short mini-lessons focusing on the morphological or semantic properties of words and related sets of words
What makes balanced literacy approaches particularly important for ELLs?
A balanced approach to literacy recognizes the need for some direct instruction in reading skills but emphasizes the importance of providing such instruction in meaningful contexts to ensure that students are able to comprehend and use what they read for authentic purposes
In contrast to listening, what are the things ELLs can do if they do not understand something they read?
ELL's have much more control over what they read than what they hear. They can choose the topic and the level of difficulty of the text they read. If they do not understand something, they can go back and read it again. They can take time to figure out the meaning of new words and structures by looking up words in a dictionary, asking a teacher or a friend, or figuring out the meaning from the context. Also, they will encounter words, phrases and structures that are unlikely to occur in spoken English.
According to the CREDE report, why do ELLs have trouble comprehending what they read?
ELL's phonological skills in English are directly related to word-level skills, but they are not related to reading comprehension. ELL's often learn how to decode English words but have trouble comprehending what the read is the lack of attention to the ELL's oral English language development
What are the ways in which transfer occurs between the first and second languages of ELLs?
• Word recognition skills
• Positive word transfer of cognates
• They use spelling knowledge from the first language to help them spell better
• There is evidence of cross-language transfer of reading comprehension in bilinguals of all ages, even when the languages have different types of alphabets
• Students transfer reading strategies from one language to another
• For writing there is some cross-language connection that is mediated by the first language
Considering the three major shifts for English language arts and literacy represented in the CCSS, provide one specific example of an activity you would use in YOUR content area for each of the three shifts (SR)
1. Shift and activity:
Building Knowledge through content rich non-fiction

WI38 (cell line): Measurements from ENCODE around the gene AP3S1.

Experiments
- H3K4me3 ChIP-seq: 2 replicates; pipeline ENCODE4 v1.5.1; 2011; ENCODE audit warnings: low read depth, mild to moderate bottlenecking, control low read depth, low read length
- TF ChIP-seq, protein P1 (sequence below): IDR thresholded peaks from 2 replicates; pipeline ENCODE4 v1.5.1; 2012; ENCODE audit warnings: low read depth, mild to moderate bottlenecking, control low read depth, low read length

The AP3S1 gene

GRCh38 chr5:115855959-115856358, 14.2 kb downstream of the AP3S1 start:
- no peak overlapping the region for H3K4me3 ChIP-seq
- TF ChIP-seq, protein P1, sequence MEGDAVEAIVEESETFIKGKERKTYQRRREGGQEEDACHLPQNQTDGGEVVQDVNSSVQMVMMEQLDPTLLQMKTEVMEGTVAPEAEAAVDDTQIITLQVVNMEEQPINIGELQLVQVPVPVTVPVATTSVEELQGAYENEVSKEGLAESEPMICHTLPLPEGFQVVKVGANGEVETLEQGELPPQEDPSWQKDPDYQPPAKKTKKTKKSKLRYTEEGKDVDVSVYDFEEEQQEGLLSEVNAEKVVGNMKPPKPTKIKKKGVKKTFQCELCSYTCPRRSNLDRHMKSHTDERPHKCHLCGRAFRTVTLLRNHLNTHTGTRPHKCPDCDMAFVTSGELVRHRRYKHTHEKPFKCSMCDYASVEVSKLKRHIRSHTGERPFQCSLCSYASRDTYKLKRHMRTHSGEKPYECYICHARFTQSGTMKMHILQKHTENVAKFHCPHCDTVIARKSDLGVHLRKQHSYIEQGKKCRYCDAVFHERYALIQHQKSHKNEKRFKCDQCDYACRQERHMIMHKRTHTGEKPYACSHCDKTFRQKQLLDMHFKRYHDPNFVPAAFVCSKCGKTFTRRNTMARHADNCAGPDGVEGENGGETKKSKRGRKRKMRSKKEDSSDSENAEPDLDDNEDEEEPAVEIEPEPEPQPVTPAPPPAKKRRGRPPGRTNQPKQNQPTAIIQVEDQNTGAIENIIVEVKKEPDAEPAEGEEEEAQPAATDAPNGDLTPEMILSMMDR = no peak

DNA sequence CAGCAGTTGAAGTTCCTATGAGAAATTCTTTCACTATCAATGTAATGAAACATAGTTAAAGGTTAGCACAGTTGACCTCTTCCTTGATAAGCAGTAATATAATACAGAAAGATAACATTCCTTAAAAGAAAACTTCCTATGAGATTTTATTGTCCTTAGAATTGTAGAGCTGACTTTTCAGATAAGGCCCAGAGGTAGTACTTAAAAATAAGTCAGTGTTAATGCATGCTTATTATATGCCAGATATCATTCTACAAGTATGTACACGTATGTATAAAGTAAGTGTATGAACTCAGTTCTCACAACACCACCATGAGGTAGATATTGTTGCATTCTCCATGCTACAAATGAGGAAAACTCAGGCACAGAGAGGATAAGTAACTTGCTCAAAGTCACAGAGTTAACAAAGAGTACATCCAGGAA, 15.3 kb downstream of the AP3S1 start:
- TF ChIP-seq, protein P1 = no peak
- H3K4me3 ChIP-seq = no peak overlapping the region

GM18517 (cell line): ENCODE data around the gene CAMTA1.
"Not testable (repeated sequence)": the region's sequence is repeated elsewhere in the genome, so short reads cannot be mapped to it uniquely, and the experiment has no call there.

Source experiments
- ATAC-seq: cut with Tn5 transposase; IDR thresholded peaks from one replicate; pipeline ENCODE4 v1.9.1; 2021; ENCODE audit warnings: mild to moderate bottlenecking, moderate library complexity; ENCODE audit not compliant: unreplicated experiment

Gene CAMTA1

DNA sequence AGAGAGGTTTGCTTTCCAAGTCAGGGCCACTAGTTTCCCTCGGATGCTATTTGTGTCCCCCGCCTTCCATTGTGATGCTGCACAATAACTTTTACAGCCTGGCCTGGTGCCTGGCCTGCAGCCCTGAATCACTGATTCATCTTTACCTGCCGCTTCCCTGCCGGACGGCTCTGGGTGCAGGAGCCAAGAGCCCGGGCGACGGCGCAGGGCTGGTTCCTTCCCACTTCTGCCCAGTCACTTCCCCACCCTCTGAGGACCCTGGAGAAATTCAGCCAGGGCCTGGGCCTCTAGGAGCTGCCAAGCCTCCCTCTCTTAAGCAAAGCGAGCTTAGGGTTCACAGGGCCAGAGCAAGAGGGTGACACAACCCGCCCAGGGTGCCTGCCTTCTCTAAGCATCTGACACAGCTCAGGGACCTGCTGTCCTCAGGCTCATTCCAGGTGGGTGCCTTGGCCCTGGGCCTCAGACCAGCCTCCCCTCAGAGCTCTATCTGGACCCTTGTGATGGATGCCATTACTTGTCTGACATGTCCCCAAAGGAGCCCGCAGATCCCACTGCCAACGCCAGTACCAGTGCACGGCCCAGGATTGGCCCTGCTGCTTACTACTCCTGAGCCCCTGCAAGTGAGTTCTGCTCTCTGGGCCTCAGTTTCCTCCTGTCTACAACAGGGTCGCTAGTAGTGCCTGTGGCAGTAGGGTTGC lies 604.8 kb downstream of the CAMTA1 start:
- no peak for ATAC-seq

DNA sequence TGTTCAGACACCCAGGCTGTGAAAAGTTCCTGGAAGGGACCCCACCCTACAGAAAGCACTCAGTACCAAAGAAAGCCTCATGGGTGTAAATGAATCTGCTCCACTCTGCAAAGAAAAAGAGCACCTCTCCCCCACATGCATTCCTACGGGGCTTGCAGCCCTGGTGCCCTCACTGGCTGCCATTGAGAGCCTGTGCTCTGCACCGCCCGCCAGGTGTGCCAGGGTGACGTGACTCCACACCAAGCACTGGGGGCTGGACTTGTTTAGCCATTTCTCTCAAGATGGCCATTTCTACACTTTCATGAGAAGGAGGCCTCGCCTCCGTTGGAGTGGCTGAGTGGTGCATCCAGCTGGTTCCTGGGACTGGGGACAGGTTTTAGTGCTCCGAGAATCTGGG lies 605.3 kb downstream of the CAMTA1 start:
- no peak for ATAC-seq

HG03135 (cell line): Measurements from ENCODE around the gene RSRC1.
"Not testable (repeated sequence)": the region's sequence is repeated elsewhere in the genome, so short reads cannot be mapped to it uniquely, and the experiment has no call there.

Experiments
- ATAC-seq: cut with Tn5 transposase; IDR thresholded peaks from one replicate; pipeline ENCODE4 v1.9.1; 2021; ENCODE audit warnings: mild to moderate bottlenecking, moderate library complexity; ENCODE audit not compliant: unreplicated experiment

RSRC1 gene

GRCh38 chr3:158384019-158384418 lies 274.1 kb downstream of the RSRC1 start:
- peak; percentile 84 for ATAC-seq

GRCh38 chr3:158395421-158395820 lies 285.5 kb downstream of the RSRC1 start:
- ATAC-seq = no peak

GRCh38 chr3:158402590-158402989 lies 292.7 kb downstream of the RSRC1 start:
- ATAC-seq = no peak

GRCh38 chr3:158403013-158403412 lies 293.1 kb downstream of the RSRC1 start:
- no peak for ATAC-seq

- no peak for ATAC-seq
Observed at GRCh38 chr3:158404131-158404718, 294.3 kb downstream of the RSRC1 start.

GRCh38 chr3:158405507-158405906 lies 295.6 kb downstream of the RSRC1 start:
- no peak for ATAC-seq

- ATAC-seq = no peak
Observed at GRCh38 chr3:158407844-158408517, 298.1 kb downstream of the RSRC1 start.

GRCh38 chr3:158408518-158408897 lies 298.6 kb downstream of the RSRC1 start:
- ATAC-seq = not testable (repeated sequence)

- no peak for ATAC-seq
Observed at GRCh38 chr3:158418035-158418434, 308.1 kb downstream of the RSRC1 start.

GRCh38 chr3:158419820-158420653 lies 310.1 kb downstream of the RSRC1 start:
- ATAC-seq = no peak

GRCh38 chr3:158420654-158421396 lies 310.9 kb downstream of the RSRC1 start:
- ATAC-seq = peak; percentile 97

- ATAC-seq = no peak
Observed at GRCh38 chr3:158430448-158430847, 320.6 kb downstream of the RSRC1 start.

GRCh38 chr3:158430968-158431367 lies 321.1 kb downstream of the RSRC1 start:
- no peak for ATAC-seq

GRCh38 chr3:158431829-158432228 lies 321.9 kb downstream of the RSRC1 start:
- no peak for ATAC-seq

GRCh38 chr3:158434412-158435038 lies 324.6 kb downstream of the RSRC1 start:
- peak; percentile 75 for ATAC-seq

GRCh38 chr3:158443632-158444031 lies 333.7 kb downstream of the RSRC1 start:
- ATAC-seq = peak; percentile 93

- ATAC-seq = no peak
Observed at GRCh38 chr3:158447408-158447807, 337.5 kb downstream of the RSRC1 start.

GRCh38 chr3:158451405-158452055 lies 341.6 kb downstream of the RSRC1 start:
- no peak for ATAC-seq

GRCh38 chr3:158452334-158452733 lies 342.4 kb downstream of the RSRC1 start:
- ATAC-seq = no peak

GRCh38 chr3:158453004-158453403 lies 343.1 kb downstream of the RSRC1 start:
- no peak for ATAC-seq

- using current events articles
- primary source documents
2. Shift and activity:
Reading, writing and speaking grounded in evidence from text, both literary and informational.
- DBQ with several articles and primary source documents as well as some poems or short stories that are written as accounts of the event that is being studied
3. Shift and activity:
Regular practice with complex text and its academic language
- reading an academic text and doing a chart with the meanings of new words given and students must use the context in the text to find the correct meaning and the word (possible words are underlined so that students have a word bank to use)
According to Fillmore, what are some specific things teachers must do when using complex texts with ELLs? (SR)
Fillmore argues that ELL's "can learn complex, challenging materials well before they have learned all the intricacy of the grammar of English" and that "what it takes for ELL's to achieve full mastery of academic language is work with precisely the rigorous kinds of complex text that the Common Core requires" She emphasizes language of academic discourse, which is crucial to academic progress beyond grade 3, is learned by all children through literacy"; that is, this type of language is "acquired through meaningful interaction with materials written in such language"
What do teachers need to be clear about with regard to ELLs and reading?
ELL's need balanced approach to literacy instruction the integrates reading, writing, listening and speaking; that teaches reading skills and strategies within the context of meaningful, authentic communication; and that is differentiated to meet the diverse language and literacy needs of students in the class, Teachers need to understand their ELL's reading strengths and challenges, and they need to be clear about what they want their students to know and be able to do with reading as a result of their instruction.
What do content-area teachers have a responsibility to teach ELLs with regard to their reading?
For ELL's, all content area reading is part of their English reading development and all teachers have a responsibility to help ELL's learn to read text associated with the content areas they teach.
Describe a specific activity with which you could use the BDA structure in your content area to support ELLs. (SR)